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Payment defaults steady during coronavirus crisis

People managed to adjust their spending to fluctuating income, according to one credit ratings agency.

Laskupino
Stacks of unpaid bills have grown larger in many households across Finland during the coronavirus crisis. Image: Henrietta Hassinen / Yle

Contrary to expectations, the coronavirus crisis had only a small effect on the number of people defaulting on payments in Finland during 2020.

The number of consumers with poor credit now stands at 392,200, up from just under 387,000 the previous year.

However, that slight increase of 5,500 means that 2020 has surpassed 2019 as the new record year for payment defaults--following an upward trend that has been growing steadily for more than ten years.

"The number of people with defaults is higher than ever before, but in 2020 it, perhaps surprisingly, grew very little," Ville Kauppi of financial data services firm Asiakastieto told Yle. "It seems that people have mainly managed to adjust their spending, especially if their income has been even more uncertain due to unexpected layoffs or unemployment."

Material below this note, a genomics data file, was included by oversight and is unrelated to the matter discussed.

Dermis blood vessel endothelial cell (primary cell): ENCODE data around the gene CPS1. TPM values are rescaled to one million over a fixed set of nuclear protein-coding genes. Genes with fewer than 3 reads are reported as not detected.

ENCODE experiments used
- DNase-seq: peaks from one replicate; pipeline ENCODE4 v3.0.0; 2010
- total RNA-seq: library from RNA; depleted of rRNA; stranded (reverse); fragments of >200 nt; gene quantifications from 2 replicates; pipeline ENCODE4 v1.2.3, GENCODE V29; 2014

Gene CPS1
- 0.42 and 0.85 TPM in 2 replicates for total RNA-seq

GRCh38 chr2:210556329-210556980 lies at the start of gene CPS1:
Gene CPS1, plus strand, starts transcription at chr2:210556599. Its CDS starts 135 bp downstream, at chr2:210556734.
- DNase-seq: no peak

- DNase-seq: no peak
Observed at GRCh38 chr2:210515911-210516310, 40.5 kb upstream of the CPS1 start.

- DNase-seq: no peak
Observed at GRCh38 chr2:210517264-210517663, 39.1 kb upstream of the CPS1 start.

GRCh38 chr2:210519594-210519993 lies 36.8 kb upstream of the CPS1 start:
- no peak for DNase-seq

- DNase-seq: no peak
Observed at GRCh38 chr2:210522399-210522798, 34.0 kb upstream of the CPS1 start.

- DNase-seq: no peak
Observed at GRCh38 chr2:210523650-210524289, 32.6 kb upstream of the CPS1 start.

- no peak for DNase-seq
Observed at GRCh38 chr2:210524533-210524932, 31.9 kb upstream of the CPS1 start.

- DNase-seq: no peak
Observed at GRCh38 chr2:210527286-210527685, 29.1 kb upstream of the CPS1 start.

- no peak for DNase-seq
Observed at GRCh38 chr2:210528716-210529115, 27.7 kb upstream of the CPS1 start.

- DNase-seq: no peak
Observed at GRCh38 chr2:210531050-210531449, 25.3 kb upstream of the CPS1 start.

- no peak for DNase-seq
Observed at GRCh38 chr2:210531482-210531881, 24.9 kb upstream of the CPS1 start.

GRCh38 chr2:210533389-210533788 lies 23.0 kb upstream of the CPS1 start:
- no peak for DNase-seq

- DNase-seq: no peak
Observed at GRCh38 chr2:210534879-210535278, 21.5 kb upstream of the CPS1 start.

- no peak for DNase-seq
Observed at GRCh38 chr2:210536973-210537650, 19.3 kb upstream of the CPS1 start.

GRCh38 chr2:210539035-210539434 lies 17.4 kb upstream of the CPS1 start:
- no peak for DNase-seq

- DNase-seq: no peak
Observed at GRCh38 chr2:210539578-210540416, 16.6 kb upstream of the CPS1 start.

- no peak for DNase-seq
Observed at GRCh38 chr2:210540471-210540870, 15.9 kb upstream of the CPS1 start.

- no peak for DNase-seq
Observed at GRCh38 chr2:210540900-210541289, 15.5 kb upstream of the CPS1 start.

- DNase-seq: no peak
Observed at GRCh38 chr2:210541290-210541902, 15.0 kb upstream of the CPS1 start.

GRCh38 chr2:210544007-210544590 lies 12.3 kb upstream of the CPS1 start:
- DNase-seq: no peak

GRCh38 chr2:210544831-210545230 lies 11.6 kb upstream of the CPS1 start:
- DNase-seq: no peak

He added that the economic effects of the epidemic on default payments were not seen until the summer.

"The largest increase in the number of defaults occurred in the first quarter [January to March]. The second peak was seen in July to September, when the effect of the coronavirus crisis was becoming a factor. But by the end of the year, the numbers were again very low," Kauppi said.

42,000 people defaulted for first time

A total of 273,000 new payment defaults were recorded during 2020, the credit ratings agency reported. For about 42,000 consumers, this was their first entry on the past-due bills register.

"It is often speculated whether defaults provide sufficient information about a person's current solvency. For two thirds of consumers on the register, the most recent fault notice is less than one year old. So the information is fresh and highlights high credit risks," Kauppi said.

According to a study conducted by Asiakastieto, a consumer's payment default which is less than one year old can be an indication of further defaults.

"It takes a long time to receive a first default notice," Kauppi emphasised. "When it comes, the consumer is often already in a very bad financial place, meaning there are a lot of unpaid bills and with many creditors. Therefore, after the first payment default, there will often be more entries. Entering into a new credit agreement would be detrimental to both the person themselves and the lender. Checking credit information is important whenever credit agreements are made."

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